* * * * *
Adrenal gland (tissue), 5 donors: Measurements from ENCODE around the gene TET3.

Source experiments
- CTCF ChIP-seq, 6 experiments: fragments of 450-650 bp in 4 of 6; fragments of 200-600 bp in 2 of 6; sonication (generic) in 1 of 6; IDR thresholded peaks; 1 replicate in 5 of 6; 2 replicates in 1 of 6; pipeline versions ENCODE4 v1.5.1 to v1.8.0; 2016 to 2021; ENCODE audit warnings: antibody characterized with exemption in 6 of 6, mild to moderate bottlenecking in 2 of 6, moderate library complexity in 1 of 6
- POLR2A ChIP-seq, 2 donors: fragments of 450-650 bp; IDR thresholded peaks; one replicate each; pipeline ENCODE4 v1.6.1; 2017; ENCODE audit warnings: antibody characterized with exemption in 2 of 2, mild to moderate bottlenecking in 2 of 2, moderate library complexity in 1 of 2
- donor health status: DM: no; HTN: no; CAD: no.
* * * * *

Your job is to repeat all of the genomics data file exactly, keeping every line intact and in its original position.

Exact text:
Adrenal gland (tissue), 5 donors: Measurements from ENCODE around the gene TET3.

Source experiments
- CTCF ChIP-seq, 6 experiments: fragments of 450-650 bp in 4 of 6; fragments of 200-600 bp in 2 of 6; sonication (generic) in 1 of 6; IDR thresholded peaks; 1 replicate in 5 of 6; 2 replicates in 1 of 6; pipeline versions ENCODE4 v1.5.1 to v1.8.0; 2016 to 2021; ENCODE audit warnings: antibody characterized with exemption in 6 of 6, mild to moderate bottlenecking in 2 of 6, moderate library complexity in 1 of 6
- POLR2A ChIP-seq, 2 donors: fragments of 450-650 bp; IDR thresholded peaks; one replicate each; pipeline ENCODE4 v1.6.1; 2017; ENCODE audit warnings: antibody characterized with exemption in 2 of 2, mild to moderate bottlenecking in 2 of 2, moderate library complexity in 1 of 2
- donor health status: DM: no; HTN: no; CAD: no.